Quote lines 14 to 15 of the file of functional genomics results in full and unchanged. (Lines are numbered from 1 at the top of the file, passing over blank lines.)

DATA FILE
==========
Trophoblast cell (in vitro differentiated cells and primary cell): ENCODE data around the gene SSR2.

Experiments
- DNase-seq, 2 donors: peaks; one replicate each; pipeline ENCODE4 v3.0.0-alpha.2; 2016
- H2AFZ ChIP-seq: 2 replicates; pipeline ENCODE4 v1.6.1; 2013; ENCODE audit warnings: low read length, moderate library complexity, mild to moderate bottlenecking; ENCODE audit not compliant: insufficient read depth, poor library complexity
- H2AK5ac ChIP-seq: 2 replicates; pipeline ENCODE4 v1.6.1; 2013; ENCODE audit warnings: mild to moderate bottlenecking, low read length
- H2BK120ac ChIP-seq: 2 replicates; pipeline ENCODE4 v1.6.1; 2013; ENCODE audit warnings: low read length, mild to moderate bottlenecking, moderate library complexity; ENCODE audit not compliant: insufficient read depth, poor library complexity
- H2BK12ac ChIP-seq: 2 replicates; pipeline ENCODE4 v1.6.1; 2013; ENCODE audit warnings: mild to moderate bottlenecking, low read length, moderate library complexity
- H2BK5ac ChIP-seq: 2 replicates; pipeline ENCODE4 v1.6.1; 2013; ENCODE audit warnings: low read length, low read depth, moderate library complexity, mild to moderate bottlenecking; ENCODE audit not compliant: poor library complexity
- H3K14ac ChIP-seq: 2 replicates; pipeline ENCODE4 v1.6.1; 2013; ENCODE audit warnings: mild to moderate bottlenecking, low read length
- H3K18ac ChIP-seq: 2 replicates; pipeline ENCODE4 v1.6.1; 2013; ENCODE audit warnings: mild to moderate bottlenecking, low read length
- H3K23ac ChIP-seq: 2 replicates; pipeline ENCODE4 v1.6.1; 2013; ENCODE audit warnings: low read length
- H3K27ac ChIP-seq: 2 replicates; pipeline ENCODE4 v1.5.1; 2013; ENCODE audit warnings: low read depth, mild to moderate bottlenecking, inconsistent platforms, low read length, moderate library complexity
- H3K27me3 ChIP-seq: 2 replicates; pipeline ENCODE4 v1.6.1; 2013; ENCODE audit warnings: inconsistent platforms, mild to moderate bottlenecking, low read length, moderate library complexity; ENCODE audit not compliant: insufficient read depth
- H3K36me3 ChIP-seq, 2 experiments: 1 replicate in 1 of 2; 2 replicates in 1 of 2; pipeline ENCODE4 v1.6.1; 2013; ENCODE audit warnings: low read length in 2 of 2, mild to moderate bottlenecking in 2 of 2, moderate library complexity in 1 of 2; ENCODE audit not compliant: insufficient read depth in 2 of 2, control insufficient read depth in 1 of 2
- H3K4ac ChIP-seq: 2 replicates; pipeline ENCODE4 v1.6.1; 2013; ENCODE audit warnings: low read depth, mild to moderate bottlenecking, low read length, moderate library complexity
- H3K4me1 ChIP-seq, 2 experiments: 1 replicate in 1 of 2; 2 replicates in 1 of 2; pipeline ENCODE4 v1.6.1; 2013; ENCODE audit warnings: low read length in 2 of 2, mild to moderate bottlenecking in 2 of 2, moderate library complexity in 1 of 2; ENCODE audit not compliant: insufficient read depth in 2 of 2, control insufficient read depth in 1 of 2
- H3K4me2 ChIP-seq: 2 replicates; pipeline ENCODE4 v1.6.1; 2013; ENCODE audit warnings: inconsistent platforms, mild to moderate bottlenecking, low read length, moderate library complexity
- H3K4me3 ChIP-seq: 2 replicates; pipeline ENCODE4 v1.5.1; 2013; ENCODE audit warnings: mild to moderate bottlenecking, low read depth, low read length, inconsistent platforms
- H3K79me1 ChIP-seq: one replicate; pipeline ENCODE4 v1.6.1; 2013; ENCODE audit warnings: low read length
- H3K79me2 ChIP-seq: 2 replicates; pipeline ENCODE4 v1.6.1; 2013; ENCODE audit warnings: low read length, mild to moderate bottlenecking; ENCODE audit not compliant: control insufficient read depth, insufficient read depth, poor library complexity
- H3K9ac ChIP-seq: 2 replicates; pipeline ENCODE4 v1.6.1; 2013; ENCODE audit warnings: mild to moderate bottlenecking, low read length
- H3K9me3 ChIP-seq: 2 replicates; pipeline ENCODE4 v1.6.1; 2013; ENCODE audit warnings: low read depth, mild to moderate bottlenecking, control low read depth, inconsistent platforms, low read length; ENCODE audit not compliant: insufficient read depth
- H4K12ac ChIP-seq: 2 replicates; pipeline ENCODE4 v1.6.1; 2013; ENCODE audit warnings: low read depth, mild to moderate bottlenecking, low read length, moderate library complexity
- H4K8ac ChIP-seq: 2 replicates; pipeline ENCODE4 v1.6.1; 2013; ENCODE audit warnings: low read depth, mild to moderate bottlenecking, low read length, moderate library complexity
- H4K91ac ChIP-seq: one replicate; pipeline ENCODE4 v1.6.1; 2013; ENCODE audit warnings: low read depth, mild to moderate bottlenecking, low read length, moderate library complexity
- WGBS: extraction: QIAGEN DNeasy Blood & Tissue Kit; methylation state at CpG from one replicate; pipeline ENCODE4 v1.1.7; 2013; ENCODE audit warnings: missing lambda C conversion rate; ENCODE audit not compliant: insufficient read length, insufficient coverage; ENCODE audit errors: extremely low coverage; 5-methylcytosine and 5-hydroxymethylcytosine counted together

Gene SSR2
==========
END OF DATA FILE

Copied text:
- H3K36me3 ChIP-seq, 2 experiments: 1 replicate in 1 of 2; 2 replicates in 1 of 2; pipeline ENCODE4 v1.6.1; 2013; ENCODE audit warnings: low read length in 2 of 2, mild to moderate bottlenecking in 2 of 2, moderate library complexity in 1 of 2; ENCODE audit not compliant: insufficient read depth in 2 of 2, control insufficient read depth in 1 of 2
- H3K4ac ChIP-seq: 2 replicates; pipeline ENCODE4 v1.6.1; 2013; ENCODE audit warnings: low read depth, mild to moderate bottlenecking, low read length, moderate library complexity